The morning after the first windy night in autumn, the house is cold, and we’re all looking in cupboards for extra blankets and hot water bottles. We’re ridiculously underprepared—windows with no curtains, heaters tucked at the back of the garage, summer clothes.
But there’s suddenly more sky when I step outside. The tall slim willow that shades the back deck has lost most of its leaves, very quickly. I can see the ridge line of the top of the escarpment through the crepe myrtle. The garden feels big and bright and connected to everything, instead of guarded within itself by perimeter trees.
And the wind has blown the lid off one of the compost bins and taken out the stevia seedling. The soil in the new vegetable patch has shifted visibly and needs patting down a bit. The curry leaf tree seeding that I was growing for someone has taken a hit. A top heavy pelargonium in a pot toppled over and lost a layer of soil. At times like this the urge is to rush around with buckets of water to try to help out, and then of course something that’s already struggling to stand up to a stiff cold wind is also in a swamp.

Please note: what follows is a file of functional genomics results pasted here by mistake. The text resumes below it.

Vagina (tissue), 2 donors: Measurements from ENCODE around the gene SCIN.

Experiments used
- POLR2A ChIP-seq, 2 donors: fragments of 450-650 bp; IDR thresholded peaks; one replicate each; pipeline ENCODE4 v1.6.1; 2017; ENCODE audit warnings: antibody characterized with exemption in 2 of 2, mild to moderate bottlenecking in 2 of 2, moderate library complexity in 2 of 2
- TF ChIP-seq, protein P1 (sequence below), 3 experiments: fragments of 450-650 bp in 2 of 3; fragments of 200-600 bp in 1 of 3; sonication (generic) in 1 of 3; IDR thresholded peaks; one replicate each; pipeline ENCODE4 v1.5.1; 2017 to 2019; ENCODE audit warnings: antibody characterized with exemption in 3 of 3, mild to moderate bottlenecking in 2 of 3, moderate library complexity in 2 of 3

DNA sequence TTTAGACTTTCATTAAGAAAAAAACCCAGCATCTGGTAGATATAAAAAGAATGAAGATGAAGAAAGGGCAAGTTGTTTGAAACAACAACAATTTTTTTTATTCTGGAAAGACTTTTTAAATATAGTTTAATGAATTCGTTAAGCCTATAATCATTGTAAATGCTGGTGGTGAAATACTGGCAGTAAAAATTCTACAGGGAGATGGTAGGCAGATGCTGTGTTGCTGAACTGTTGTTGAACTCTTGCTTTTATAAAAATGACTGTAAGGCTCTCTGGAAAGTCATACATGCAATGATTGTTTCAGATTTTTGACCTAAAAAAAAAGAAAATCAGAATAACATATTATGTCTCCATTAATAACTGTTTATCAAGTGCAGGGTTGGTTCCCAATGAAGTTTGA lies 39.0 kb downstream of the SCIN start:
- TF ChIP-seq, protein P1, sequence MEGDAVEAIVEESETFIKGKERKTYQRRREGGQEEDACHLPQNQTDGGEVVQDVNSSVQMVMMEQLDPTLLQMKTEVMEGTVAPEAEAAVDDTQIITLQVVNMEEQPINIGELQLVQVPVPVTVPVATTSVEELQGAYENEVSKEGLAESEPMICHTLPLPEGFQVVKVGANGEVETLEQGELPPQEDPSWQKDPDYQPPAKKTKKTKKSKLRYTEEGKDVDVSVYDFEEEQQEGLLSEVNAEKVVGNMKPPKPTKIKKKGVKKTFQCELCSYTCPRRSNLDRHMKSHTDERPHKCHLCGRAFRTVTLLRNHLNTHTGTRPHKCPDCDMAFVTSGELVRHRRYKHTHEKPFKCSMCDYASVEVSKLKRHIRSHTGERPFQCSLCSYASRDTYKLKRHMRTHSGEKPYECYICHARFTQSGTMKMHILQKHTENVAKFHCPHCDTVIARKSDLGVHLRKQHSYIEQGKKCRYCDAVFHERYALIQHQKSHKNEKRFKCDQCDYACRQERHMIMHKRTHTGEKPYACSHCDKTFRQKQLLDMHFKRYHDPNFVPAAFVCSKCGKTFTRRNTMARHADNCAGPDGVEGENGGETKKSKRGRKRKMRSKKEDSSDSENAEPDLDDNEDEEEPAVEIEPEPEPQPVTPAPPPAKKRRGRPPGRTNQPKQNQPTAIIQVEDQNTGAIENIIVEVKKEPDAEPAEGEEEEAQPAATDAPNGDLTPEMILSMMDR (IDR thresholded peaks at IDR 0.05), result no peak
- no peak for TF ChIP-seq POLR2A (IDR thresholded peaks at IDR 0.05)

When I hang out the washing, Jazz the amber dog who used to be a puppy lies very flat to watch me through a gap under the fence that’s barely wider than her nose. She has been tunnelling there for a while, and they have propped up a floorboard to stop her escaping, but really what has caught her out is that she has grown too fast to fit through the hole she was digging. I always go over for a talk, and hold her paw. At night I hear her barking when a cat goes past, and then all the dogs in the street start up.